The first lightning scribbled a zigzagged mark across the half an hour-old darkness. The King of Heaven granted the humans a wish. The thirsted body, and the tired soul, wait hand in hand for a blast of cold. Both eyes focused to the northwest now, where not an hour ago blazed the haughty sun. A perfect sound to play in the background would be the murmur of the leaves, which would start with the first blast of soothing cold. As long as that blast does not come, few sounds can be equal to total silence. Good indeed is the fact therefore that one such rare tune to match the sacred silence is playing in the background. In a place nearby they are chanting verses. Enchanting the evening around, they calm the very air. But no, a storm is needed, and soon the chanting stops. Then comes the total silence, and the first blast of cold. It breaks the sacred silence, and begins the murmur of leaves.
The King of Heaven granted the humans a wish. The earth can listen to the happy sighs echoing as the smell of wet earth maddens every heart. The King of Heaven is great. He answers the honest, He minds not the timid. The party that is going on inside the fifth-floor apartment is supposed to have one more guest. A wish was made that he may come. But the wish was made by a timid person. The King of Heaven minds not the timid. The guest has not yet come. From this place high above the ground coming and going heads can be seen, but can’t be recognized. If he now comes, he too won’t be recognized, at least not from here. Maybe those who will open the door would greet…but it is foolish to make castles in the air! He has not come and the party is on. It means he will not come.
The murmur of the leaves changes pattern. Something else has joined in. Pitter, patter, pitter, patter…the first raindrops dance on the balcony floor, on the window panes nearby, on the street below, on the trees around. The intensity of the pitter-patter steadily increases, and soon a hum of constant rain replaces the murmur of leaves. The leaves, invisible in the dark, fall asleep one by one under the liquid caresses of an unknown infinite being. The hands on the railing tighten. The faint orange light sneaking out through a window from the night-lamp inside illuminates the dial of a wristwatch on the left hand. The party is halfway through. No hope left. He has not come. And now if a family member ventures to come to the bedroom behind, and if, from there, proceeds to the balcony, she will see a young man with teary eyes – because his lover has not come to a party that is held because of neither of them. How unmanly might it seem. But no, to give in before stereotypes is no good. Tear lightens the soul. So be it.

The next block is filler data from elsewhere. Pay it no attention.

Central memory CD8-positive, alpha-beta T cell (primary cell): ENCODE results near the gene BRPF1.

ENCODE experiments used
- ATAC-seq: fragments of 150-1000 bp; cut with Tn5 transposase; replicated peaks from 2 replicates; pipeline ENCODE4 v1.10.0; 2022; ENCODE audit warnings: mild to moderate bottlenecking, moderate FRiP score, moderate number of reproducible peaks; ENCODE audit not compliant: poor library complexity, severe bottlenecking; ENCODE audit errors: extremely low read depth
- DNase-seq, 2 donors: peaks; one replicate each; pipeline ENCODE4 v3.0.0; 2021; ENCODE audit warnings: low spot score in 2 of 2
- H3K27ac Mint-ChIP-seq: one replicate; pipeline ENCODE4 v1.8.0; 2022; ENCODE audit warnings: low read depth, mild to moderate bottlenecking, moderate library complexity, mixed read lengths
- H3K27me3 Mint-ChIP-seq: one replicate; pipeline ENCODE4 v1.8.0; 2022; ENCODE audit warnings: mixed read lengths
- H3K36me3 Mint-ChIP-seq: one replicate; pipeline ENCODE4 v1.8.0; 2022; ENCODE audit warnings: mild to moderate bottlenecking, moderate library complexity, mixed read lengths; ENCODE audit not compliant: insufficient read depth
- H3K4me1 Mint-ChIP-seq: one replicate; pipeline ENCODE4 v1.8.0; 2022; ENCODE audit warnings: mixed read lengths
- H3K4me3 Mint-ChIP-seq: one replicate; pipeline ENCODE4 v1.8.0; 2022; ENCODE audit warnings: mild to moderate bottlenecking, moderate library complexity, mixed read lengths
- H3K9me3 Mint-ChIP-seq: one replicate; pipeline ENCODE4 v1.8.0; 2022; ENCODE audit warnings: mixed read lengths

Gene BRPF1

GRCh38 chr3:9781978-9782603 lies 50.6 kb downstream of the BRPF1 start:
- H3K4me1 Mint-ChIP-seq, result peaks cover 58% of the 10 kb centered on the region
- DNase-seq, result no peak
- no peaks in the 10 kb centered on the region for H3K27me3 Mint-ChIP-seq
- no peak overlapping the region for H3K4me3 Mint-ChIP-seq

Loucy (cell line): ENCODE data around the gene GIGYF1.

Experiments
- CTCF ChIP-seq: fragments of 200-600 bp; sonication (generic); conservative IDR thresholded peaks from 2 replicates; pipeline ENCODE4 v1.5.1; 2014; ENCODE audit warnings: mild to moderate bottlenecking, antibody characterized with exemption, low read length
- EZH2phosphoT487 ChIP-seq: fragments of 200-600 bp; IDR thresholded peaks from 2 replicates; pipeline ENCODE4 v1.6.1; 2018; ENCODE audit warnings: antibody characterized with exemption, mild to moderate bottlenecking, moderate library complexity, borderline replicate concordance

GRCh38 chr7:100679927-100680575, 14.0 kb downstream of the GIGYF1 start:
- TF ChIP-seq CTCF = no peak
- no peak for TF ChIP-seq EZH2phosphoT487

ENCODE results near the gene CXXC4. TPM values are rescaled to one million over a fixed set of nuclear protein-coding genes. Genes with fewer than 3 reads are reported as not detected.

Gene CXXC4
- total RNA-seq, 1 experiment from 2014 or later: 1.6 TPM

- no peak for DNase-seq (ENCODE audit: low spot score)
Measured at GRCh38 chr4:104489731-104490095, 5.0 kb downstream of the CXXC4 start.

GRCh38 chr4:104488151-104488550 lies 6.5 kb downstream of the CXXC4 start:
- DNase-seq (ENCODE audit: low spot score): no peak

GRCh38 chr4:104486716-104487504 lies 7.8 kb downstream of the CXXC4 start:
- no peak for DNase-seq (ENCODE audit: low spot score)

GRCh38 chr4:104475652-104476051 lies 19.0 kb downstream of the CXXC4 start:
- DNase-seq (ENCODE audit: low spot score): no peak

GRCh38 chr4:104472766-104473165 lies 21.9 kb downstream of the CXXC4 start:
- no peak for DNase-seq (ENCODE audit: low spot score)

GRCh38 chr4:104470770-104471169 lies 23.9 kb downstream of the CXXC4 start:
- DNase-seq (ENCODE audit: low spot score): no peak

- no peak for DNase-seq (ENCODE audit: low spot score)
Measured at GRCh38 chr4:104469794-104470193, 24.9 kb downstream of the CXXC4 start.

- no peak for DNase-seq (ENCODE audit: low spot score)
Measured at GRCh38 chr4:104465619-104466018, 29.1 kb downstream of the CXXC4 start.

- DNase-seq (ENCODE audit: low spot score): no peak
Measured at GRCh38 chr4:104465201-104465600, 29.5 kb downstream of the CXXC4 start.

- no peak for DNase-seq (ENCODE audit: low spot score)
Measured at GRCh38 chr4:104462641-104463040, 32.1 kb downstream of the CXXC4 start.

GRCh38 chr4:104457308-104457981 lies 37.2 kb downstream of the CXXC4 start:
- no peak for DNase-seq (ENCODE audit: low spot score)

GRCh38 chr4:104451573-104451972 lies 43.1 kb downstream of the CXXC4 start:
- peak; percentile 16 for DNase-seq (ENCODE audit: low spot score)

The rain pours down harder and harder. If by chance he happens to get ready now, the sheer force of the storm will make him change his mind. A washing would be good, and with this thought comes a gust of wind with wavelike rainwater. In a moment I am drenched. Saltwater and skywater mix on my face. The storm swooshes and whirls all around. After all, the time is not good for him to come. It will be wise of him not to come. He is wise. He is in control of himself. He is what I need. Thank God he never loses his mind. I should try to sleep now.
A feeble screech comes from the bedroom behind. Somebody has come. Soon I will be asked to join the others. I will be rebuked for soaking myself. I will not look back. Let whoever it is call me first, then I will look back. A hand touches my right shoulder softly. It is strange, but don’t I know that touch? And comes a gust of wind bringing a different fragrance from close behind. There is no more doubt. I look back. I know that smell.
“Waiting for me?”
Yes. I want to shout, yes. I want to know, how? Why are you so late? Why did you come at all in this weather? My voice fails me. No sound comes, only I breathe faster and stare hard at the silhouette.
“The main road is flooded. No bus, no auto. I walked for an hour. These are mazelike lanes. You know I could not miss this evening, could I?” His words are light as usual. He was supposed to bring very important news. He does not seem anxious though. Did he succeed?
“I made it,” he calmly says.
Great joy. Bliss at last. I feel like hugging him, shaking him and kissing him. But I am petrified, and I am mute. He takes my hand in his, and puts it around his shoulder. My nerves go numb. His chest heaves against mine with life, perhaps with more. Against my ribs I feel his heart, beating fast as mine, and his voice shakes when he speaks.
“Now we can move on.”
A great flash of lightning reveals his gentle face, the dark eyebrows and affectionate eyes, the calm smile, his hair plastered to his forehead; water trickling down his cheek, his mouth, his chin and his neck. Then it is dark again and he speaks, astonished.
“You are crying!”
“No.” At last my voice obeys me to lie. “No,-rain-rainwater.”
He presses his forehead against mine, and I feel him smiling. Then kind fingers wipe from my cheek the mixture of saltwater and skywater. A warm air caresses my neck and he whispers, asking can we join the others?
I try and nod. Petals of fire lock my lips. The storm silences the world around. The rain, thick as a wall now, hides us from the world around. My knees give way, but he holds me tight to himself. Thus far this day was one on a long list of celebrations. But from now on it is much more. It is our own evening of independence; our own Fifteenth of August.